QT:  “Why is ram air pressure higher than static if the ram air pressure is moving faster?”
     
    First things first.  Terminology.  Ram pressure is not the same thing as dynamic pressure.  Ram pressure is a somewhat informal term, the more technically correct term is “total pressure”.  The ram (e.i. – total) pressure of the airstream is the dynamic and static pressures combined.  This is what the pitot tube samples.  It does so by acting as an obstruction in the flow.  At the front of any obstruction, there is a point called the “stagnation point”.  At this point, the airflow is brought to a stop, and all dynamic pressure of the freestream is converted to static pressure locally.  So the ram air pressure will always be higher than static since it includes static as a component.
     
    As for the higher or lower values, dynamic pressure is normally much lower than static pressure.  For example, at 200 knots at sea level, the dynamic pressure is approximately 5%-6% of the static pressure.  At dynamic pressures this high, compressibility is starting to become important, and Bernoulli is becoming less accurate.
     
    QT:  “Based on Bernoulli’s principle one would think that the pitot tube would act somewhat like a venturi and that fast moving air would have a lower pressure compared to static presure.”
     
    A venturi tube has air flowing through it, which is then influenced by the variable cross-section area — leading to velocity (i.e. – dynamic pressure) increases and the resulting (static) pressure decreases a-la Bernoulli.  A pitot-tube has air flowing around it, and samples from the stagnation point at the front —  where a reduced velocity (i.e. – dynamic pressure) results in increased (static) pressure a-la Bernoulli.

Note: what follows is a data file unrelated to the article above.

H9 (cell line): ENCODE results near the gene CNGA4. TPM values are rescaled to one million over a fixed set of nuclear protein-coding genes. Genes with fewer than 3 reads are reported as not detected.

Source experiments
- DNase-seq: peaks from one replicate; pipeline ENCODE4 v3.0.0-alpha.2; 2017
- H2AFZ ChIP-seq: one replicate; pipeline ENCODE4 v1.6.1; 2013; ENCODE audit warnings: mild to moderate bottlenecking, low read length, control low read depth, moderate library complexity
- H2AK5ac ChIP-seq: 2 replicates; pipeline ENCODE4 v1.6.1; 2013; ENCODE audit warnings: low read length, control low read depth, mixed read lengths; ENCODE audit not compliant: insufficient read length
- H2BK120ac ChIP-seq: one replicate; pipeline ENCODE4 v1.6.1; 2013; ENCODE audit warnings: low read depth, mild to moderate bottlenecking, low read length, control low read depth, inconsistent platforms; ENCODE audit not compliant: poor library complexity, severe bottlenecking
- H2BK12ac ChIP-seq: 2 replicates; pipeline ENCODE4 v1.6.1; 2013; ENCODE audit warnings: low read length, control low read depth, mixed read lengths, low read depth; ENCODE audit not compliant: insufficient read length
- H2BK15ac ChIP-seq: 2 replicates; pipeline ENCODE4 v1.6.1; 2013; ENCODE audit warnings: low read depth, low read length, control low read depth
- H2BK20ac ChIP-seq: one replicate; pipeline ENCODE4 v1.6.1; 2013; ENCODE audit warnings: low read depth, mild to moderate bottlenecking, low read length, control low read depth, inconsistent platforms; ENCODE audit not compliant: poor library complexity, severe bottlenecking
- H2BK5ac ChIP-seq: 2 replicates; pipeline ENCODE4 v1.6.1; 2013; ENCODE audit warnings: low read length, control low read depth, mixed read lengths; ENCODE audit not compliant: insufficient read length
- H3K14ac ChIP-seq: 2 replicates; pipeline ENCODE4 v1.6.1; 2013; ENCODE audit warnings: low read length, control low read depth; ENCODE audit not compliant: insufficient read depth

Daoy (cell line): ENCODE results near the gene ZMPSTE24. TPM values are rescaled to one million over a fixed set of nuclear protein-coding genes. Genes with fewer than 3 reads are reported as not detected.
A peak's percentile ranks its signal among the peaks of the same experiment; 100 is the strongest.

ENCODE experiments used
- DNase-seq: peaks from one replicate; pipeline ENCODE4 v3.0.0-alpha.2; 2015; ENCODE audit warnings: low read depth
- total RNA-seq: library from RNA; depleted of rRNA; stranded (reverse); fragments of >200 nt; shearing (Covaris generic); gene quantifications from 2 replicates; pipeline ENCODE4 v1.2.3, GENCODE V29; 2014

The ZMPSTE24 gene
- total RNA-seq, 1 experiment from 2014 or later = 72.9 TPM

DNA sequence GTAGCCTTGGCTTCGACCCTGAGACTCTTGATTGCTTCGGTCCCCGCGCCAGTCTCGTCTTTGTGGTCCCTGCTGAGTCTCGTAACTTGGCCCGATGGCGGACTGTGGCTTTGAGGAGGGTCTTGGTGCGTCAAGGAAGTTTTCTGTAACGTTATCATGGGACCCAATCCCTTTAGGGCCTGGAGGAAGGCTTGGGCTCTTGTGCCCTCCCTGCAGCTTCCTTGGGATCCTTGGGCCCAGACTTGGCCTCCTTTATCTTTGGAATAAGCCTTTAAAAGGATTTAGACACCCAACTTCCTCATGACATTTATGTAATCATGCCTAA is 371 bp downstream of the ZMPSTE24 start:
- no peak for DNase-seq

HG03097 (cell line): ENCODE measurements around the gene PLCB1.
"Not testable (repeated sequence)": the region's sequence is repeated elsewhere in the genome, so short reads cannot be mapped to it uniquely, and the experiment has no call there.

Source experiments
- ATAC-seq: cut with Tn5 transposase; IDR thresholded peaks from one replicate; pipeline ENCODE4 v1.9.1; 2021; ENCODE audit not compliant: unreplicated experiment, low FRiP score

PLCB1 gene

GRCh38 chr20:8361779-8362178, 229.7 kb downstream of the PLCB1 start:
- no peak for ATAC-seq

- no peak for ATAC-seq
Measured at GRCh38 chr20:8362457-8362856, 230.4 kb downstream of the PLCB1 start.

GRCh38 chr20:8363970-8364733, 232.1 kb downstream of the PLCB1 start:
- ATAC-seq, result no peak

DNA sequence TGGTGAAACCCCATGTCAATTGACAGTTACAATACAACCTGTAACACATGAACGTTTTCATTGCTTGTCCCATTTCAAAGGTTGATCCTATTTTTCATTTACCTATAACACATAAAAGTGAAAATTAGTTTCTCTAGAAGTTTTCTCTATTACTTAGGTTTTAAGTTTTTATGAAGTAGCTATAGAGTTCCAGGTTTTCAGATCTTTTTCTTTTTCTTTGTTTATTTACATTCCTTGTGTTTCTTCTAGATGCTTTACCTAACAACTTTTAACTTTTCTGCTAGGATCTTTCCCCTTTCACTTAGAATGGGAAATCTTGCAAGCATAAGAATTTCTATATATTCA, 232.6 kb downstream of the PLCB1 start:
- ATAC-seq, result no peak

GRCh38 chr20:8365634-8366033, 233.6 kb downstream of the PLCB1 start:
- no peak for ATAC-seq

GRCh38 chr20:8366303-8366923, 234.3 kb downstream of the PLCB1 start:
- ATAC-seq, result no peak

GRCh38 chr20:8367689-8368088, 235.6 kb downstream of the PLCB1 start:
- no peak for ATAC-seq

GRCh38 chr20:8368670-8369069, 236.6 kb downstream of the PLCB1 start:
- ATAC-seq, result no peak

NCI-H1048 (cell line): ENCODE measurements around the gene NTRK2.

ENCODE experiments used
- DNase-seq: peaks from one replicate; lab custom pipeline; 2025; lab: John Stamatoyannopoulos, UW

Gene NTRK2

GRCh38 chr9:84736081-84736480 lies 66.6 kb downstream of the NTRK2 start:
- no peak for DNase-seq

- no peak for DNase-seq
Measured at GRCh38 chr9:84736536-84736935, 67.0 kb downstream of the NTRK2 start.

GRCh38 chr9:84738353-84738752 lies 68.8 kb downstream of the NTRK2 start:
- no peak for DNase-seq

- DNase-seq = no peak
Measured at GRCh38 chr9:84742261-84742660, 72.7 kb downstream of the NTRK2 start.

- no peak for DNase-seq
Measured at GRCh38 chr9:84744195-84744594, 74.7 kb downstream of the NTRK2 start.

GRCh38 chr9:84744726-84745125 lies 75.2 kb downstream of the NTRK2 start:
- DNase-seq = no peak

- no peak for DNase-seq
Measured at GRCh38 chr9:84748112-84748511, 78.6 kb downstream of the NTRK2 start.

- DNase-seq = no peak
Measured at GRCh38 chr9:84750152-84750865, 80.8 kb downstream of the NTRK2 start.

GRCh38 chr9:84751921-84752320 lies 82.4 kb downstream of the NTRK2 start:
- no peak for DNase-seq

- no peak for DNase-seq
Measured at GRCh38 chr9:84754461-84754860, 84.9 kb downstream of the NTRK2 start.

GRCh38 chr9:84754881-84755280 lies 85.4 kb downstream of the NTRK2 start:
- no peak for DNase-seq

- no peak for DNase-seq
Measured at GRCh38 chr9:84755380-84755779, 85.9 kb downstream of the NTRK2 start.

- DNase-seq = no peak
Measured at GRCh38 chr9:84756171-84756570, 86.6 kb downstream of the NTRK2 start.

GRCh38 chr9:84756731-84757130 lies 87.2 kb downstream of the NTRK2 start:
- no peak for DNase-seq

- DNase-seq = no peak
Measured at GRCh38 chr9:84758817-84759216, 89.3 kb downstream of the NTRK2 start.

In other words, a venturi is used to increase the local flow velocity, but a pitot is used to decrease it (stop it completely, in fact).  There is no air flowing through the pitot tube.  If you follow the plumbing of a pitot tube, you will discover that it dead-ends at the airspeed indicator.
     
    QT:  “If you haven’t guessed it yet, dynamic pressure is the pressure measured by the Pitot tube, not static pressure.”
     
    Close, but no cigar.  The pitot tube samples total pressure which includes both dynamic and static.  The airspeed indicator measures dynamic pressure.  It does this by comparing total pressure (from the pitot) to static pressure (from the static port).  The difference is dynamic pressure, and this results in the deformation of the aneroid capsule, which ultimately shows up on our dial as an airspeed reading.
     
    QT:  “In conclusion, the static pressure did go down when airspeed went up.”
     
    Not really.  The static pressure in the freestream will be whatever the atmospheric pressure is at our altitude.  It doesn’t change.  However, as we change airspeed, the dynamic pressure (and therefore the total pressure) will change.
     
    Cheers,
    Steve Pomroy
    http://www.flightwriter.com